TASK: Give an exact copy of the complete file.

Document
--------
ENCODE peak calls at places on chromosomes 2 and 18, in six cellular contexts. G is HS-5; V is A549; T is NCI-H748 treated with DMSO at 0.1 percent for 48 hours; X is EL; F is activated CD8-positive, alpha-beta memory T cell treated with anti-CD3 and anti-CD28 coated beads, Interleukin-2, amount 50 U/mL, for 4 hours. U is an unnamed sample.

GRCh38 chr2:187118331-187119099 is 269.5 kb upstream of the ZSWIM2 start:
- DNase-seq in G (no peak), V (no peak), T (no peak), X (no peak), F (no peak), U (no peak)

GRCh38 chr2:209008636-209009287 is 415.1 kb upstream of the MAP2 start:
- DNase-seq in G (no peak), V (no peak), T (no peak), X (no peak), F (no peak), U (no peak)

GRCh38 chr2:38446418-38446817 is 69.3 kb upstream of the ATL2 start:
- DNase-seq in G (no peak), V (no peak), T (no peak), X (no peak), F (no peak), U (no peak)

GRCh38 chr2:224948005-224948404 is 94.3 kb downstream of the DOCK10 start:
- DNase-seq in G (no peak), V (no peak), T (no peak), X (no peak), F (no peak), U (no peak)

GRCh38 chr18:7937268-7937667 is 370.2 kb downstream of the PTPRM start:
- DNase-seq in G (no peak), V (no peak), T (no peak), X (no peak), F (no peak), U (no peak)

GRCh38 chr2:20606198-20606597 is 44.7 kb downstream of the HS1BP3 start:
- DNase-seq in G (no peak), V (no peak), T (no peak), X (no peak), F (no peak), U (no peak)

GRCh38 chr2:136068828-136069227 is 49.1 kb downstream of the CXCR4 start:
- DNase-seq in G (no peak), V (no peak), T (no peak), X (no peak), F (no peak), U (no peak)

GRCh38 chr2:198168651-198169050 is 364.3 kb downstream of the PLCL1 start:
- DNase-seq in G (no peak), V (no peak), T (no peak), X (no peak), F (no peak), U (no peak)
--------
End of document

ENCODE peak calls at places on chromosomes 2 and 18, in six cellular contexts. G is HS-5; V is A549; T is NCI-H748 treated with DMSO at 0.1 percent for 48 hours; X is EL; F is activated CD8-positive, alpha-beta memory T cell treated with anti-CD3 and anti-CD28 coated beads, Interleukin-2, amount 50 U/mL, for 4 hours. U is an unnamed sample.

GRCh38 chr2:187118331-187119099 is 269.5 kb upstream of the ZSWIM2 start:
- DNase-seq in G (no peak), V (no peak), T (no peak), X (no peak), F (no peak), U (no peak)

GRCh38 chr2:209008636-209009287 is 415.1 kb upstream of the MAP2 start:
- DNase-seq in G (no peak), V (no peak), T (no peak), X (no peak), F (no peak), U (no peak)

GRCh38 chr2:38446418-38446817 is 69.3 kb upstream of the ATL2 start:
- DNase-seq in G (no peak), V (no peak), T (no peak), X (no peak), F (no peak), U (no peak)

GRCh38 chr2:224948005-224948404 is 94.3 kb downstream of the DOCK10 start:
- DNase-seq in G (no peak), V (no peak), T (no peak), X (no peak), F (no peak), U (no peak)

GRCh38 chr18:7937268-7937667 is 370.2 kb downstream of the PTPRM start:
- DNase-seq in G (no peak), V (no peak), T (no peak), X (no peak), F (no peak), U (no peak)

GRCh38 chr2:20606198-20606597 is 44.7 kb downstream of the HS1BP3 start:
- DNase-seq in G (no peak), V (no peak), T (no peak), X (no peak), F (no peak), U (no peak)

GRCh38 chr2:136068828-136069227 is 49.1 kb downstream of the CXCR4 start:
- DNase-seq in G (no peak), V (no peak), T (no peak), X (no peak), F (no peak), U (no peak)

GRCh38 chr2:198168651-198169050 is 364.3 kb downstream of the PLCL1 start:
- DNase-seq in G (no peak), V (no peak), T (no peak), X (no peak), F (no peak), U (no peak)